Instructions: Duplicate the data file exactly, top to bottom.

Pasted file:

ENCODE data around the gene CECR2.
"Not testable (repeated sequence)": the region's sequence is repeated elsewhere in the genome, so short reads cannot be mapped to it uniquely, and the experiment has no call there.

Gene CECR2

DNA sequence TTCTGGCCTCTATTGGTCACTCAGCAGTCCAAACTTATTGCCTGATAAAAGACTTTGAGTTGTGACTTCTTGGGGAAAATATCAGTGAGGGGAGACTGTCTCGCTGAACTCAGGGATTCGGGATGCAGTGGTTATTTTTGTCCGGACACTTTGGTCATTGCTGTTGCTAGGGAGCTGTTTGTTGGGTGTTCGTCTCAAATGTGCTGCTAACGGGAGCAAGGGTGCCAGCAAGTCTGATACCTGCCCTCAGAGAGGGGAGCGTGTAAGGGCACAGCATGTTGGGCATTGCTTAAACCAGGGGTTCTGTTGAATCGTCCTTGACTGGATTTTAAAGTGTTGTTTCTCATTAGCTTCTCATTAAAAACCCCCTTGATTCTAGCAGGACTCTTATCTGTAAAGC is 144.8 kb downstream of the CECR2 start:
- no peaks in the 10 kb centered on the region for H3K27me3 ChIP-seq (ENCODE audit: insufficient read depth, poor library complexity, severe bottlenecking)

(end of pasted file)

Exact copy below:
ENCODE data around the gene CECR2.
"Not testable (repeated sequence)": the region's sequence is repeated elsewhere in the genome, so short reads cannot be mapped to it uniquely, and the experiment has no call there.

Gene CECR2

DNA sequence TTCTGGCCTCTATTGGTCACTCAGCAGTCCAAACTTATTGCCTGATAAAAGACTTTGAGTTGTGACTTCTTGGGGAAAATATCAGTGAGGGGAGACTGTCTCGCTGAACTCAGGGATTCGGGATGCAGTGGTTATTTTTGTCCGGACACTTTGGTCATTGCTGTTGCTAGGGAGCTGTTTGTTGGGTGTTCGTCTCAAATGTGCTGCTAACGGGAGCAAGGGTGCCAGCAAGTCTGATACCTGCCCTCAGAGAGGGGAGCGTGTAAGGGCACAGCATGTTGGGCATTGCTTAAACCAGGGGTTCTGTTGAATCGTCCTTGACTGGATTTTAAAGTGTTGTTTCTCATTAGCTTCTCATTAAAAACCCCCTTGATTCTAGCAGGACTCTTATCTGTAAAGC is 144.8 kb downstream of the CECR2 start:
- no peaks in the 10 kb centered on the region for H3K27me3 ChIP-seq (ENCODE audit: insufficient read depth, poor library complexity, severe bottlenecking)